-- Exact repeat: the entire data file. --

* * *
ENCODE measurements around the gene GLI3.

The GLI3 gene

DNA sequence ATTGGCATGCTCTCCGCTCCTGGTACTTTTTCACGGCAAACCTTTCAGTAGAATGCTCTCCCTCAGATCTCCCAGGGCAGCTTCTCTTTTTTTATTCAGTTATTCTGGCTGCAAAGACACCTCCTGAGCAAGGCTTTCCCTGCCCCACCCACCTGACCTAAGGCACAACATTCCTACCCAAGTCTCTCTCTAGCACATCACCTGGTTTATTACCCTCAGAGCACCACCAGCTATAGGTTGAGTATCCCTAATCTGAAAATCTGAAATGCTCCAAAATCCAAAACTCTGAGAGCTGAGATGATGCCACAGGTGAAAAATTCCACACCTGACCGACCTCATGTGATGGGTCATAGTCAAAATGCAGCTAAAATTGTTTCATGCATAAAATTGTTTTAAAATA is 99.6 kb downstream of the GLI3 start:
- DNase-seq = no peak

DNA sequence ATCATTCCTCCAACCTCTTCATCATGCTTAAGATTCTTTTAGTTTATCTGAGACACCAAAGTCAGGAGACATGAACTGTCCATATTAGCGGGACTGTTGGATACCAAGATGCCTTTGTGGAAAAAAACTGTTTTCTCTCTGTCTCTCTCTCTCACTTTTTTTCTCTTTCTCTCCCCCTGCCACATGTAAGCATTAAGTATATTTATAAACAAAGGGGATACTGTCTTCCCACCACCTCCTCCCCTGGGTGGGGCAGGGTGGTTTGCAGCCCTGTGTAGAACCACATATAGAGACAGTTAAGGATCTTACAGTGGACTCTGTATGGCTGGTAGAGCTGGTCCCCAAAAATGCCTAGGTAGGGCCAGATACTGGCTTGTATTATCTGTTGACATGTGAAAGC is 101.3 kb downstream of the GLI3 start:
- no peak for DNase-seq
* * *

ENCODE measurements around the gene GLI3.

The GLI3 gene

DNA sequence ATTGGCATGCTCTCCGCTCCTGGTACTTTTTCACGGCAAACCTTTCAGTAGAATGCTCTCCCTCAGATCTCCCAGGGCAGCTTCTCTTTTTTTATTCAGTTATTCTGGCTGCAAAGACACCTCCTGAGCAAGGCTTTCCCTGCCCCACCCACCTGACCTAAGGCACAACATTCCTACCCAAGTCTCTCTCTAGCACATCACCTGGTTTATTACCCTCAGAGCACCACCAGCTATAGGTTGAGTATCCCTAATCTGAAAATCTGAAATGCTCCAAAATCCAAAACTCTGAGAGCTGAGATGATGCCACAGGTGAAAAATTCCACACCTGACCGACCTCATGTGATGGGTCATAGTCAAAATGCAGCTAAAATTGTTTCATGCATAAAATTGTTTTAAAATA is 99.6 kb downstream of the GLI3 start:
- DNase-seq = no peak

DNA sequence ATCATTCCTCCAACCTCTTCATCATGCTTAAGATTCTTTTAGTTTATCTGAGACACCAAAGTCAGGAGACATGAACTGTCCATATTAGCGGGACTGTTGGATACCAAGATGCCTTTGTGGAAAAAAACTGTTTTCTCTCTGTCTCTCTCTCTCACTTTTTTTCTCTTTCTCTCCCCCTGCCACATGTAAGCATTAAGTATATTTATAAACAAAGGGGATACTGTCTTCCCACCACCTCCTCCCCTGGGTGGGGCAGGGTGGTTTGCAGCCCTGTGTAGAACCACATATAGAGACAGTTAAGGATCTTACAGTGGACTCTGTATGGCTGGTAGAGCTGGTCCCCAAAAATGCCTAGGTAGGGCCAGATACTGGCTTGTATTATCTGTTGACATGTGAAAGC is 101.3 kb downstream of the GLI3 start:
- no peak for DNase-seq